John Man's quoted Gutenberg page sizes are in a proportion not very close to the golden ratio,^{[14]} but Rosarivo's or van de Graaf's construction is applied by Tschichold to make a pleasing text area on pages of arbitrary proportions, even such accidental ones.
Richard Hendel, associate director of the University of North Carolina Press, describes book design as craft with its own traditions and a relative small body of accepted rules.^{[20]} The dust cover of his book, On Book Design, features the Van de Graaf canon.
Christopher Burke, in his book on German typographer Paul Renner, creator of the Futura typeface, described his views about page proportions:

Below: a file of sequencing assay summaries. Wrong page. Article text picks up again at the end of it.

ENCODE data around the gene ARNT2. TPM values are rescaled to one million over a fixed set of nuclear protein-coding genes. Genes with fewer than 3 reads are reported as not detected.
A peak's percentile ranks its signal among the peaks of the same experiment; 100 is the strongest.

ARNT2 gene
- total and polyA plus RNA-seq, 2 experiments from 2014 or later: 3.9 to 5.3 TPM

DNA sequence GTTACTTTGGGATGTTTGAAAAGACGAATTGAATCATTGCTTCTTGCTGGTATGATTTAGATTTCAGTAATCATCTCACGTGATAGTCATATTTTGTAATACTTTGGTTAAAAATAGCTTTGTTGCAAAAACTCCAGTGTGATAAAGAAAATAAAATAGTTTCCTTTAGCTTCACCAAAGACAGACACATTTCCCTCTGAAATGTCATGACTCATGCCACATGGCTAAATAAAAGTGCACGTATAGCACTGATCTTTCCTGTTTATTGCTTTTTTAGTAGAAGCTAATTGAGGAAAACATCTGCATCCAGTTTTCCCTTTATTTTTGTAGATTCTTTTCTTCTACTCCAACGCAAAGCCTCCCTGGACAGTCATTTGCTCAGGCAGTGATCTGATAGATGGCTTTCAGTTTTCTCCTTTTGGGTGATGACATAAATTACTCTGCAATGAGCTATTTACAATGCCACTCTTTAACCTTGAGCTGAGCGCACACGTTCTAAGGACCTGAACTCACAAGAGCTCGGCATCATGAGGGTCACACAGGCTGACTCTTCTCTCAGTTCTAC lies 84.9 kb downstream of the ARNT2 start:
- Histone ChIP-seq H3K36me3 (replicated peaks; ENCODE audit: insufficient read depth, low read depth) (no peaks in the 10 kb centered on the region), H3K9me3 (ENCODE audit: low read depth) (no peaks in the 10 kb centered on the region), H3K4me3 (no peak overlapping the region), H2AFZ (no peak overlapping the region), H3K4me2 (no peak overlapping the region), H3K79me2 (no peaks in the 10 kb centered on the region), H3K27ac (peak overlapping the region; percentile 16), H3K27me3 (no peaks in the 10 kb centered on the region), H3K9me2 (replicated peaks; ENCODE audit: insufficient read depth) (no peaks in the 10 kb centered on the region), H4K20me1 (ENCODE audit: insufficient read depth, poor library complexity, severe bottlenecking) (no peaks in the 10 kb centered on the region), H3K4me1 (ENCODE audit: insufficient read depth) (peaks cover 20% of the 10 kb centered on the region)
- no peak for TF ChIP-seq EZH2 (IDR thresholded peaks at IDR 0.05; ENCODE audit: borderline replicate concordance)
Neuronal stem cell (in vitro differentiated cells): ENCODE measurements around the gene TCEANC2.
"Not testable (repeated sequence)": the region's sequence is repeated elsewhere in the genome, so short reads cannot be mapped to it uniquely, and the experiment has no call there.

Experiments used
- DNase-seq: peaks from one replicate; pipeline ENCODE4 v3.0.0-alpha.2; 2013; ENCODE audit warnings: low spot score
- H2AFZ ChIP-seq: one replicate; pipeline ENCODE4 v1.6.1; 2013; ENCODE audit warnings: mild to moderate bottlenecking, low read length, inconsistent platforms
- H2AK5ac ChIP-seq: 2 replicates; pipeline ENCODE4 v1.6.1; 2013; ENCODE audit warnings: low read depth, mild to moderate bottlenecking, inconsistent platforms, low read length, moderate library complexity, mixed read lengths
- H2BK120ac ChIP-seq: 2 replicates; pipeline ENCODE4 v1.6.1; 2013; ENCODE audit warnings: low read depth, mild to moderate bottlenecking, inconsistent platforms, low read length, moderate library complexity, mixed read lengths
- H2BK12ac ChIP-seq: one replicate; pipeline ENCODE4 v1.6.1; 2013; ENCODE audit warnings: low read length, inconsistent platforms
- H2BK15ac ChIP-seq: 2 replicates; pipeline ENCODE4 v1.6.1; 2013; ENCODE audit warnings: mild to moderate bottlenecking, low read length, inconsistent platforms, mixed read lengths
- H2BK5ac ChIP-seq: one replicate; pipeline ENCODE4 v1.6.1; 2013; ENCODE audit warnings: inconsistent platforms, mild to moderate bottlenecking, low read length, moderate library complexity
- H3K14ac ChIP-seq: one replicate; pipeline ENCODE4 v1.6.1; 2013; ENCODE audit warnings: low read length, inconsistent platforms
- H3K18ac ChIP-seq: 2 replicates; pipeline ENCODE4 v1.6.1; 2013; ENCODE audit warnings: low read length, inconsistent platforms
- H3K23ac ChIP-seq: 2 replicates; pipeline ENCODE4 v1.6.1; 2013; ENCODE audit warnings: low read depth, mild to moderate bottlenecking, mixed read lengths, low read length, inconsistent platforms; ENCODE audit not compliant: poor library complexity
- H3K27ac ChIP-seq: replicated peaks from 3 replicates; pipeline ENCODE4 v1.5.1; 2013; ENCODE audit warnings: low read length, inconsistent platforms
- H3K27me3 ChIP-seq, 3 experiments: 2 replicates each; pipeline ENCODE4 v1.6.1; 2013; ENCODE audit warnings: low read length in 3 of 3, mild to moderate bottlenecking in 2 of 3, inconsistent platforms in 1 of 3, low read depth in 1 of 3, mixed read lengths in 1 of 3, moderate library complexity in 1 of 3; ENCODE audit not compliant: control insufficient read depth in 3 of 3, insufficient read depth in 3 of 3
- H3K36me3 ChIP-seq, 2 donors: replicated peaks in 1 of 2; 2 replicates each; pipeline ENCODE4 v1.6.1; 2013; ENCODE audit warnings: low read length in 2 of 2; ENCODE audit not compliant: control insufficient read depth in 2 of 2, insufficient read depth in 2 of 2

Renner still championed the traditional proportions of margins, with the largest at the bottom of a page, 'because we hold the book by the lower margin when we take it in the hand and read it'. This indicates that he envisioned a small book, perhaps a novel, as his imagined model. Yet he struck a pragmatic note by adding that the traditional rule for margin proportions cannot be followed as a doctrine: for example, wide margins for pocket books would be counterproductive. Similarly, he refuted the notion that the type area must have the same proportions as the page: he preferred to trust visual judgment in assessing the placement of the type area on the page, instead of following a predetermined doctrine.^{[21]}
Bringhurst describes a book page as a tangible proportion, which together with the textblock produce an antiphonal geometry, which has the capability to bound the reader to the book, or conversely put the reader's nerve on edge or drive the reader away.^{[22]}